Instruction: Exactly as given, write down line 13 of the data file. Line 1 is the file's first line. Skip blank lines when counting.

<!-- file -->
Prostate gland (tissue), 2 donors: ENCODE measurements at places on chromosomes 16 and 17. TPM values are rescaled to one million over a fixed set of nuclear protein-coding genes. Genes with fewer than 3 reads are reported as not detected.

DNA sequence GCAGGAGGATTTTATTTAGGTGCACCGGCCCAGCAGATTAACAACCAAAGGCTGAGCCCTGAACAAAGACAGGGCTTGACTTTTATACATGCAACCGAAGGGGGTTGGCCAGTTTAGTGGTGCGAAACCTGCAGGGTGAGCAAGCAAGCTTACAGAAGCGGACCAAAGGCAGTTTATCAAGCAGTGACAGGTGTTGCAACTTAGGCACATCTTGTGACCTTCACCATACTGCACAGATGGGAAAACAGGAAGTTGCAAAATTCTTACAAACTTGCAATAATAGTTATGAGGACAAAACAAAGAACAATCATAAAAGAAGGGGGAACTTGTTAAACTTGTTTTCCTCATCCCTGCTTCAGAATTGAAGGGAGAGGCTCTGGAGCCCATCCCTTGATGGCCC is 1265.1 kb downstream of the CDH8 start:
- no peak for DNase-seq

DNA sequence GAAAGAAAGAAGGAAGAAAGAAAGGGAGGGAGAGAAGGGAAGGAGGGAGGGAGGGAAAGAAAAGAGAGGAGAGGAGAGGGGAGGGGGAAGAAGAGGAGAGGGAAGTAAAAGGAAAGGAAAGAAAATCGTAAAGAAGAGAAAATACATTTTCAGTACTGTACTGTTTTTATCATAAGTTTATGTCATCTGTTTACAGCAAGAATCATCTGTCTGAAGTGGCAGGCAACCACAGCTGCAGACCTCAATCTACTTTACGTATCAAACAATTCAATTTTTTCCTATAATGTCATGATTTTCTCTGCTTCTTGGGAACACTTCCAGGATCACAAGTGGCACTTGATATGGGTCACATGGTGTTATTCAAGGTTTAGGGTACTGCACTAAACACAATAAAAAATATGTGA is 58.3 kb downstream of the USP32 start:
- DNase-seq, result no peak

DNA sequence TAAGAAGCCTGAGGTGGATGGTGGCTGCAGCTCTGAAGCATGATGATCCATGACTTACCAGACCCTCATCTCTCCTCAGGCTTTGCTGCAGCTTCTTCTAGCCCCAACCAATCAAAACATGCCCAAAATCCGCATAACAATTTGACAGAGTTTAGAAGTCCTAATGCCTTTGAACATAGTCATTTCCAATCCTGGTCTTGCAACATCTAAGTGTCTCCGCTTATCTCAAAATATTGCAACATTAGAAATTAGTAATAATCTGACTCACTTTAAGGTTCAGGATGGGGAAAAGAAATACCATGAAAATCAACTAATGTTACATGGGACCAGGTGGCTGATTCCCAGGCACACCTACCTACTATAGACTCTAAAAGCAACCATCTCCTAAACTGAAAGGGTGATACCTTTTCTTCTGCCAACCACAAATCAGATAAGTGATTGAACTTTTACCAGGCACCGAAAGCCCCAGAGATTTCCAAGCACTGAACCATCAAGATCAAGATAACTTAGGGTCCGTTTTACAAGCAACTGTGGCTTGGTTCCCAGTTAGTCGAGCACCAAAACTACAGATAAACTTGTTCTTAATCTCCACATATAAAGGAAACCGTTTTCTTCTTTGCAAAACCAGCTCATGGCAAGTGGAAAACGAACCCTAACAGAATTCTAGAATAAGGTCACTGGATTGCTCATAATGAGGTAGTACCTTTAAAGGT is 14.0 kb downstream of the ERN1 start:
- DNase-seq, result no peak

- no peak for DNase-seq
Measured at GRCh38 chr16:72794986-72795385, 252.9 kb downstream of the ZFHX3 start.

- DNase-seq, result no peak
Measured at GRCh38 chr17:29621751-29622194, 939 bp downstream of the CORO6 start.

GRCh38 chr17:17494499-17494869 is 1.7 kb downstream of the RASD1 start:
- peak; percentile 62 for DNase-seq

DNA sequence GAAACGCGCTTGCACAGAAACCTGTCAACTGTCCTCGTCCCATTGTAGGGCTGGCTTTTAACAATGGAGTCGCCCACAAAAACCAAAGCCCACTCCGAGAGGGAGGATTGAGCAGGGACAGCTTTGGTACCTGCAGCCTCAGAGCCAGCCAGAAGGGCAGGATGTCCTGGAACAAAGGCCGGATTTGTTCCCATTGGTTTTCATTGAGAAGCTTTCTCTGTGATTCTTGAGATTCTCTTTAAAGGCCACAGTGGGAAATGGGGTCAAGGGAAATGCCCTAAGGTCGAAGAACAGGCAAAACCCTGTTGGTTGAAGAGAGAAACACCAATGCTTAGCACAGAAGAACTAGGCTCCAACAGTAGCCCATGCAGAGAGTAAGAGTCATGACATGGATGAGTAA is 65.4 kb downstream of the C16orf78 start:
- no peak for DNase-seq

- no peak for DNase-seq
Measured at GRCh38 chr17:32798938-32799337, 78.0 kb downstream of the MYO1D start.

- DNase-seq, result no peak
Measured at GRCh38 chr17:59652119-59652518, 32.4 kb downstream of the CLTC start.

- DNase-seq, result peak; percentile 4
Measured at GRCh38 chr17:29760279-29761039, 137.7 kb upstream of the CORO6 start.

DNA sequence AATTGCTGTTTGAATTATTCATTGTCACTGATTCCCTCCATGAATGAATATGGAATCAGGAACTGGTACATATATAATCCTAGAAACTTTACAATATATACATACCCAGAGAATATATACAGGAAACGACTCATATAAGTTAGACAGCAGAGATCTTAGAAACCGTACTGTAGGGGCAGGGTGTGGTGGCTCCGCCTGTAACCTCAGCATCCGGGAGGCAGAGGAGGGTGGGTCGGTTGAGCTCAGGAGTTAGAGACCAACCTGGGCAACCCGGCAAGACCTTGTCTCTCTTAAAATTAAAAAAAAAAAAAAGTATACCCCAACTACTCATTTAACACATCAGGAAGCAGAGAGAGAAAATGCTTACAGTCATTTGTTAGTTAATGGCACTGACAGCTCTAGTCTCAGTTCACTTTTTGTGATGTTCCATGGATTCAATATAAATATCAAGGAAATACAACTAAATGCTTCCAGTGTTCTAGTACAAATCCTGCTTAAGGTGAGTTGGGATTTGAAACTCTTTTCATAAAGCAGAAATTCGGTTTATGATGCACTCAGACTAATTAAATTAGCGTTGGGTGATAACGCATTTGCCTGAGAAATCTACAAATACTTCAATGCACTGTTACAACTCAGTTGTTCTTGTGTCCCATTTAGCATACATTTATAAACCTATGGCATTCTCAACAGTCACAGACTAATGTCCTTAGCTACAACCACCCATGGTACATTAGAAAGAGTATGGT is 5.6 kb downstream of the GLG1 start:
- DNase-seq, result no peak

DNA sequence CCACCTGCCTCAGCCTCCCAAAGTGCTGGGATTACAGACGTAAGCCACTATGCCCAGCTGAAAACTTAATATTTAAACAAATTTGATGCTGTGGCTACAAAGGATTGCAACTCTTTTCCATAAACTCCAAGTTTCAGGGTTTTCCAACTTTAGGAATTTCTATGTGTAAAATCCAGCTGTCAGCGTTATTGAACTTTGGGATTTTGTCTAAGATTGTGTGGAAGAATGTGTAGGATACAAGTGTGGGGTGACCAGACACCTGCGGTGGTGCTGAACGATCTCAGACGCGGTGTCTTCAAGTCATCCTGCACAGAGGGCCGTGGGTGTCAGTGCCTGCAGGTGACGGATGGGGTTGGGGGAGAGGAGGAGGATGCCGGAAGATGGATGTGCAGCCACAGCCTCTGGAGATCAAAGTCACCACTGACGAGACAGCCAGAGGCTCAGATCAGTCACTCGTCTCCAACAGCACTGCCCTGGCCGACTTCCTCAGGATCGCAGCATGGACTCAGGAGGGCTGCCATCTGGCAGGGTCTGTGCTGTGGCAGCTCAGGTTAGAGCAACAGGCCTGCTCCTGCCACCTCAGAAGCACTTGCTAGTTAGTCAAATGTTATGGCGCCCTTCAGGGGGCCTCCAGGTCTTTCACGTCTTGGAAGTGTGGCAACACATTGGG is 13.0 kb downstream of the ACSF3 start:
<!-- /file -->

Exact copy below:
- peak; percentile 62 for DNase-seq